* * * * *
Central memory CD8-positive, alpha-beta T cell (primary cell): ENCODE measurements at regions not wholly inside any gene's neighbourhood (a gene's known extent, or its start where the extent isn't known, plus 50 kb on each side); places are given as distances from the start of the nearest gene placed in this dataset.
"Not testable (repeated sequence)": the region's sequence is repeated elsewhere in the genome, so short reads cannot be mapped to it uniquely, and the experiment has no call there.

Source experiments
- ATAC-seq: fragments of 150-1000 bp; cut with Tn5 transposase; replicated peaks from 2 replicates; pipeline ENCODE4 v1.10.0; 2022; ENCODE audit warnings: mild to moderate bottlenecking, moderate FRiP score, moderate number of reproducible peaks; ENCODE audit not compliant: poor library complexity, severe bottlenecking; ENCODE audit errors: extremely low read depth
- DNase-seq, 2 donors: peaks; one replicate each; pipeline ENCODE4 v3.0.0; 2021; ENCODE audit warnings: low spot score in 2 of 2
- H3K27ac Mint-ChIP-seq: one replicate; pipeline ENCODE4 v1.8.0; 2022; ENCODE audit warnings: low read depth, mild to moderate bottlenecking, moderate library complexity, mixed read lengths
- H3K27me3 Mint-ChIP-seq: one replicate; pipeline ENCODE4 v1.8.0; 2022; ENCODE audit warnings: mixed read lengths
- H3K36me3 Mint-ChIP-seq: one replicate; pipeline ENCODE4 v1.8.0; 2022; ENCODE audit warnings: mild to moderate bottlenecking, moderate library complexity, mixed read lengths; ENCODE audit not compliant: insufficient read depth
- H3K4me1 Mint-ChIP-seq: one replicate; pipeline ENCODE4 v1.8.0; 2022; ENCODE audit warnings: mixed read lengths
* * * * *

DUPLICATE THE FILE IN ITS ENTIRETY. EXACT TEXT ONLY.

Central memory CD8-positive, alpha-beta T cell (primary cell): ENCODE measurements at regions not wholly inside any gene's neighbourhood (a gene's known extent, or its start where the extent isn't known, plus 50 kb on each side); places are given as distances from the start of the nearest gene placed in this dataset.
"Not testable (repeated sequence)": the region's sequence is repeated elsewhere in the genome, so short reads cannot be mapped to it uniquely, and the experiment has no call there.

Source experiments
- ATAC-seq: fragments of 150-1000 bp; cut with Tn5 transposase; replicated peaks from 2 replicates; pipeline ENCODE4 v1.10.0; 2022; ENCODE audit warnings: mild to moderate bottlenecking, moderate FRiP score, moderate number of reproducible peaks; ENCODE audit not compliant: poor library complexity, severe bottlenecking; ENCODE audit errors: extremely low read depth
- DNase-seq, 2 donors: peaks; one replicate each; pipeline ENCODE4 v3.0.0; 2021; ENCODE audit warnings: low spot score in 2 of 2
- H3K27ac Mint-ChIP-seq: one replicate; pipeline ENCODE4 v1.8.0; 2022; ENCODE audit warnings: low read depth, mild to moderate bottlenecking, moderate library complexity, mixed read lengths
- H3K27me3 Mint-ChIP-seq: one replicate; pipeline ENCODE4 v1.8.0; 2022; ENCODE audit warnings: mixed read lengths
- H3K36me3 Mint-ChIP-seq: one replicate; pipeline ENCODE4 v1.8.0; 2022; ENCODE audit warnings: mild to moderate bottlenecking, moderate library complexity, mixed read lengths; ENCODE audit not compliant: insufficient read depth
- H3K4me1 Mint-ChIP-seq: one replicate; pipeline ENCODE4 v1.8.0; 2022; ENCODE audit warnings: mixed read lengths